'Young stated ... that it was obvious Jarrett was dead while all three are at Teddy T's,' Denver Detective Ranjan Ford wrote in the affidavit.

Weekend at Bernie's: The allegations are similar to the premise of the 1980s movie

Weekend at Bernie's: The allegations are similar to the premise of the 1980s movie

The went on to eat at Mexican restaurant Viva Burrito and withdrew $400 on their dead friend's card at strip bar Shotgun Willie's, where they stayed until closing time.

Only then did the pair report their friend dead by flagging down a police officer at 4am.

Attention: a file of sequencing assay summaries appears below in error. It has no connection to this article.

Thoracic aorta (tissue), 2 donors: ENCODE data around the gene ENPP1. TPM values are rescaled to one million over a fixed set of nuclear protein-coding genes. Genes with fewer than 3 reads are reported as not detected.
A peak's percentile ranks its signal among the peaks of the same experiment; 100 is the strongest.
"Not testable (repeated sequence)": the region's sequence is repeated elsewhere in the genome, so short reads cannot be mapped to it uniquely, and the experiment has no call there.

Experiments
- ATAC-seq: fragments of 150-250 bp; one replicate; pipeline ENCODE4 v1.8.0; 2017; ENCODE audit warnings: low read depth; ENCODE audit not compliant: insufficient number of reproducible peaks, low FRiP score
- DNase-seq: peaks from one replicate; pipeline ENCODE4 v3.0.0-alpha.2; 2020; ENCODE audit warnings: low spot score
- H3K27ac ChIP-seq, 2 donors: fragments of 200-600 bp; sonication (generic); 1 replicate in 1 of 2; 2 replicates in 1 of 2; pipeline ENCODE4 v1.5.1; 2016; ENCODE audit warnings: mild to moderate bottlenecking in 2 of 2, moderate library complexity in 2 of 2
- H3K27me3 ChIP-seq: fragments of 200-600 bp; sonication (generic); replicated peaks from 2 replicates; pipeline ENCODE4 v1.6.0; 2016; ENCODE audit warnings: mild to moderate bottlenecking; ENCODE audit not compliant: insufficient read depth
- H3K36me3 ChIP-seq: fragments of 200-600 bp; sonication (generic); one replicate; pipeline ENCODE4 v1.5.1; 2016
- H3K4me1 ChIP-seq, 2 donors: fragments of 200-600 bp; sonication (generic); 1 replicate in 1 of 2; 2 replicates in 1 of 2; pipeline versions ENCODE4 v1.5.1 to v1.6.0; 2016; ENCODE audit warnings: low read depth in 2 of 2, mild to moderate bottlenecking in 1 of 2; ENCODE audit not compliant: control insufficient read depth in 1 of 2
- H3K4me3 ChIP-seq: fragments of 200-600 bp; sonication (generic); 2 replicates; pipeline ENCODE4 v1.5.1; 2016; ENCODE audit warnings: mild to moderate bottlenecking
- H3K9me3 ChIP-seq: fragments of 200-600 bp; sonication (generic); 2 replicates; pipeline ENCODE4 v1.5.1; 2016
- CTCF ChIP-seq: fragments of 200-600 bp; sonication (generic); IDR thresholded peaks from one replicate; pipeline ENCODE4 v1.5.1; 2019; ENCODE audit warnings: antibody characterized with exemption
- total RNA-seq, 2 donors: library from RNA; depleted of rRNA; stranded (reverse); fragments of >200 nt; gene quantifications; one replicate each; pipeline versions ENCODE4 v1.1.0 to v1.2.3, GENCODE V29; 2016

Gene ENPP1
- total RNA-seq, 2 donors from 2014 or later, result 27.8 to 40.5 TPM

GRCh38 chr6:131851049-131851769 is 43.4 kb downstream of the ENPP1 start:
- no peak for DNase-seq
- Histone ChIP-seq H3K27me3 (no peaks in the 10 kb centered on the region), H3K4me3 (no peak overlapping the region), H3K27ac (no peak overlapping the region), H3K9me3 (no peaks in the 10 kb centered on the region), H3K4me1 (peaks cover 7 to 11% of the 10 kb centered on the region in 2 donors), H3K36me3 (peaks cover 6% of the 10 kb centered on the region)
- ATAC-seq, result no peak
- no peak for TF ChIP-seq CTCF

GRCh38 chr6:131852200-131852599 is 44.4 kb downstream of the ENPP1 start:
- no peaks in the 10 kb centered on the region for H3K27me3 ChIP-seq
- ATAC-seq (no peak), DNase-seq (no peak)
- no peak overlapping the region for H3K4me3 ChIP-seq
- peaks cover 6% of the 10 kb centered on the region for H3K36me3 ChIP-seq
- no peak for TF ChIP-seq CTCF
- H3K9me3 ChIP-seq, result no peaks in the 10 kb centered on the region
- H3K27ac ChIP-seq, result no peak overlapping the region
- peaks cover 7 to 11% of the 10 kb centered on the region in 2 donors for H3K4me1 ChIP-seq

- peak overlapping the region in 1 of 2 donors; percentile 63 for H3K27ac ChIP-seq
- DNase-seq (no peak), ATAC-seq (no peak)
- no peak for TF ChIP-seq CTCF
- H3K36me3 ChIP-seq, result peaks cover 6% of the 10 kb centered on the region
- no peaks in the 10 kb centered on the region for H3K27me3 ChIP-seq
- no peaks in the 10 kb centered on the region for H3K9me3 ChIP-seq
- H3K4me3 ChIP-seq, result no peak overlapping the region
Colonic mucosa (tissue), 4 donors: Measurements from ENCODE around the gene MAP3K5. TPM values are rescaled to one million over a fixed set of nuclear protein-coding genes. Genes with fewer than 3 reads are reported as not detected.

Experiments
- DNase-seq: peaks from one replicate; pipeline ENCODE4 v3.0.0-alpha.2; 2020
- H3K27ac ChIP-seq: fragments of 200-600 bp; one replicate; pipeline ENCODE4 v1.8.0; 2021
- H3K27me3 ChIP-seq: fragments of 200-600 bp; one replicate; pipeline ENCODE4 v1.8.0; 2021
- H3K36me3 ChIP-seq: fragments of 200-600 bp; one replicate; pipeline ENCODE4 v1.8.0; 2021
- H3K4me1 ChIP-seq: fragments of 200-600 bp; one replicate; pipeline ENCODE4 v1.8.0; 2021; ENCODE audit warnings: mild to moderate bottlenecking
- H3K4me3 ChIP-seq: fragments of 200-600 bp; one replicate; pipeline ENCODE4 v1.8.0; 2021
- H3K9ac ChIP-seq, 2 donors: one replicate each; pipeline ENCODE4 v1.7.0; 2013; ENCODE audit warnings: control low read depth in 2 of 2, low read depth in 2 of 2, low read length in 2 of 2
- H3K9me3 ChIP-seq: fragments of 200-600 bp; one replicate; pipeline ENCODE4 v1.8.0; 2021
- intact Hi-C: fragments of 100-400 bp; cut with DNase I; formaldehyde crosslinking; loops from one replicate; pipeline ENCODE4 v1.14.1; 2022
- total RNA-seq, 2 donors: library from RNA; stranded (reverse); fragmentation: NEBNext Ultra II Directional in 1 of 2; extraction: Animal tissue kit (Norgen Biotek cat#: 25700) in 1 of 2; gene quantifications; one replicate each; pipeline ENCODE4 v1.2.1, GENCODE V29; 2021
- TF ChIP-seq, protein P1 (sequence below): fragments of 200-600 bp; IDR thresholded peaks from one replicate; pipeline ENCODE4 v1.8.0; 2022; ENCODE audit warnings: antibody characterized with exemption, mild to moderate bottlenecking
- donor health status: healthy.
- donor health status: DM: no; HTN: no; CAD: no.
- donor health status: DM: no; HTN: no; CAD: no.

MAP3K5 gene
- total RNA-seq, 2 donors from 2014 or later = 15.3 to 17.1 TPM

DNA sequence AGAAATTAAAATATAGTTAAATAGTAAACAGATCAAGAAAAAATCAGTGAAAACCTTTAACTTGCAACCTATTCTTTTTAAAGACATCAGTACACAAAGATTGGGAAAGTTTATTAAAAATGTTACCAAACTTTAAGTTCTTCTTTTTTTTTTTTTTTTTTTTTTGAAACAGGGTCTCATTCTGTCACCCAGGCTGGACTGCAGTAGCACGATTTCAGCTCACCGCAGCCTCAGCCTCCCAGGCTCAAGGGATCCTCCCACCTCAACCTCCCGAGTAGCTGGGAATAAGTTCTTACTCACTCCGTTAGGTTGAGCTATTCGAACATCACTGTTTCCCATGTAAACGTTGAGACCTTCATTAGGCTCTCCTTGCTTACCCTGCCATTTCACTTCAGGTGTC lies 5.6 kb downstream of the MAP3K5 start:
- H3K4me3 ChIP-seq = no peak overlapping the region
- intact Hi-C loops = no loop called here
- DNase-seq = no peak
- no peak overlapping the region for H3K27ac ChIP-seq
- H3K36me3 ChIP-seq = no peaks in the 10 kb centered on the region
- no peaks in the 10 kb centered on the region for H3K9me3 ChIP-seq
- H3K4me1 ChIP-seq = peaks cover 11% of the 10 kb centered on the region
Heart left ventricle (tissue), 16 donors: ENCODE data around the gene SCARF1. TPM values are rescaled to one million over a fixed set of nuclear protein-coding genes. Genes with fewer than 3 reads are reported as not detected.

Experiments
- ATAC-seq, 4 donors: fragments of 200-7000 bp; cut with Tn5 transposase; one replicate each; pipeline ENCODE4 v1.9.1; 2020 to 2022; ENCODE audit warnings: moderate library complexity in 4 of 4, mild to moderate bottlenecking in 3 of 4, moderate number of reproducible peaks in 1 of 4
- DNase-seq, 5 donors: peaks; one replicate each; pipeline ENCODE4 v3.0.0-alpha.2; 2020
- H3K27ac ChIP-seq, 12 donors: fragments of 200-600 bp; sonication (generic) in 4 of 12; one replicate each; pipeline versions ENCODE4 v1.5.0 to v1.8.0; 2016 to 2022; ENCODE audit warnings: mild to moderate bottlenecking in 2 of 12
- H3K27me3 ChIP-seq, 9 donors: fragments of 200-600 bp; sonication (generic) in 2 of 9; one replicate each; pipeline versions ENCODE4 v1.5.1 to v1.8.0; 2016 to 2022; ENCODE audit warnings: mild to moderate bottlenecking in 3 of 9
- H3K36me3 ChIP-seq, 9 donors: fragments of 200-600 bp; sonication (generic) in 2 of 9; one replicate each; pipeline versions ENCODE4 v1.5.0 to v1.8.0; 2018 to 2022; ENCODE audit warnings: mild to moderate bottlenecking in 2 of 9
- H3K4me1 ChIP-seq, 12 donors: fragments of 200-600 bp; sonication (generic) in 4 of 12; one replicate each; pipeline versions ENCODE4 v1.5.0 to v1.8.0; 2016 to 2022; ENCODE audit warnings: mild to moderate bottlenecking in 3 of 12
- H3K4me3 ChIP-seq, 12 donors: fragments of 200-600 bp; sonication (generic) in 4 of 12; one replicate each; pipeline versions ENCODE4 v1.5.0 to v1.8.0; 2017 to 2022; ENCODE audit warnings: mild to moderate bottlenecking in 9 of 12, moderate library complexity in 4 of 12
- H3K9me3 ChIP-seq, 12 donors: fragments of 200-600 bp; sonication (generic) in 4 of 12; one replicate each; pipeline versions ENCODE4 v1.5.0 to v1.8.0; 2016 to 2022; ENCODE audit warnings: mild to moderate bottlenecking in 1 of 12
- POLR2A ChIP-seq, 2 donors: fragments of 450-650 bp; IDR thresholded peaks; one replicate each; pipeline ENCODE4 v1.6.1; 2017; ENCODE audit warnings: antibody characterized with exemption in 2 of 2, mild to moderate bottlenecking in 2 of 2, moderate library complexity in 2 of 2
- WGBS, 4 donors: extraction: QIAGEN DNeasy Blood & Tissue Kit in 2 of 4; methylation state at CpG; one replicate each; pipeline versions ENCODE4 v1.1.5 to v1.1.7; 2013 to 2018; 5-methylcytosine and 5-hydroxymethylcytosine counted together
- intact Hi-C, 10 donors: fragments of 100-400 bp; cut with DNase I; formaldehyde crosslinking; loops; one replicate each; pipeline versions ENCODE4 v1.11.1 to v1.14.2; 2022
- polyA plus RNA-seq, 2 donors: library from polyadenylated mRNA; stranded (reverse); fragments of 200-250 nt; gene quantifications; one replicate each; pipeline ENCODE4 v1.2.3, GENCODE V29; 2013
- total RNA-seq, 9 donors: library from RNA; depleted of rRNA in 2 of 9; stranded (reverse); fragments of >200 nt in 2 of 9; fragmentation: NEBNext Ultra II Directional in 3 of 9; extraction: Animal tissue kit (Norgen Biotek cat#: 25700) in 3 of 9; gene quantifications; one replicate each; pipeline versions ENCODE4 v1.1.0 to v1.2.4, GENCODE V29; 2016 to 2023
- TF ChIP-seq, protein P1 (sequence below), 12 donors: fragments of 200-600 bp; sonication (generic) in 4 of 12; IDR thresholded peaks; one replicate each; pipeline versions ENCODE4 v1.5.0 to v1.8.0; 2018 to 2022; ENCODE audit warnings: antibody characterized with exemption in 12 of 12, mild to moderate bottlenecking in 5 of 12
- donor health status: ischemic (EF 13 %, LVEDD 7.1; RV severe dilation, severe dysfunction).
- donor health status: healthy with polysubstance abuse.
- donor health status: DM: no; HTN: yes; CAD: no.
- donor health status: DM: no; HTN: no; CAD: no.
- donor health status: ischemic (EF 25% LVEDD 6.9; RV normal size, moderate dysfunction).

'This is a bizarre and unfortunate crime,' Denver Police Department spokesman Sonny Jackson told the Denver Post. 

'This isn't anything you want to have happen to a loved one. You want them treated with respect in death.'

The relative of Mr Jarrett, a father who sold real estate, added: 'We just want to make sure they're prosecuted to the fullest extent of the law.'

Hunger strikes at California prison renew debate over confining prison gangs